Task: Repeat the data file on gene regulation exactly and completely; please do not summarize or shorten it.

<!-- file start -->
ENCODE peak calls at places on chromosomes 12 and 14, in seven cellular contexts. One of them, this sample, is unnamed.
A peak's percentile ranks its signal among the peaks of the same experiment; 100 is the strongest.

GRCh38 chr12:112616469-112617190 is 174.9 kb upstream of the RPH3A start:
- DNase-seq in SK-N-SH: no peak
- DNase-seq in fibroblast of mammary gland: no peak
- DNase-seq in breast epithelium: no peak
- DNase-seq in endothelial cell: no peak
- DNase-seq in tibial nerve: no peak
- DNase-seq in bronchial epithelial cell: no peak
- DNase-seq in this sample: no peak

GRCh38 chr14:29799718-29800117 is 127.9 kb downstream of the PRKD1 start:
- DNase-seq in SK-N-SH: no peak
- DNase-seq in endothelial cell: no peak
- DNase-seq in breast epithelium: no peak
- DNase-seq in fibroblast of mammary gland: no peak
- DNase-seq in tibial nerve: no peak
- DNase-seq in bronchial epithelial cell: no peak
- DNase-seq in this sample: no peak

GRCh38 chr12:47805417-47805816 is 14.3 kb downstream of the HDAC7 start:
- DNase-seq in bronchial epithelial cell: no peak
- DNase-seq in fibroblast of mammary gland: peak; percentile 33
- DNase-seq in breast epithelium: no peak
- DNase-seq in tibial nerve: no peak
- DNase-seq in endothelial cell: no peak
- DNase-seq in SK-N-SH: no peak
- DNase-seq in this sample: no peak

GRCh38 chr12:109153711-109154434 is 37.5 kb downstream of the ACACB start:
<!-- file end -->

ENCODE peak calls at places on chromosomes 12 and 14, in seven cellular contexts. One of them, this sample, is unnamed.
A peak's percentile ranks its signal among the peaks of the same experiment; 100 is the strongest.

GRCh38 chr12:112616469-112617190 is 174.9 kb upstream of the RPH3A start:
- DNase-seq in SK-N-SH: no peak
- DNase-seq in fibroblast of mammary gland: no peak
- DNase-seq in breast epithelium: no peak
- DNase-seq in endothelial cell: no peak
- DNase-seq in tibial nerve: no peak
- DNase-seq in bronchial epithelial cell: no peak
- DNase-seq in this sample: no peak

GRCh38 chr14:29799718-29800117 is 127.9 kb downstream of the PRKD1 start:
- DNase-seq in SK-N-SH: no peak
- DNase-seq in endothelial cell: no peak
- DNase-seq in breast epithelium: no peak
- DNase-seq in fibroblast of mammary gland: no peak
- DNase-seq in tibial nerve: no peak
- DNase-seq in bronchial epithelial cell: no peak
- DNase-seq in this sample: no peak

GRCh38 chr12:47805417-47805816 is 14.3 kb downstream of the HDAC7 start:
- DNase-seq in bronchial epithelial cell: no peak
- DNase-seq in fibroblast of mammary gland: peak; percentile 33
- DNase-seq in breast epithelium: no peak
- DNase-seq in tibial nerve: no peak
- DNase-seq in endothelial cell: no peak
- DNase-seq in SK-N-SH: no peak
- DNase-seq in this sample: no peak

GRCh38 chr12:109153711-109154434 is 37.5 kb downstream of the ACACB start: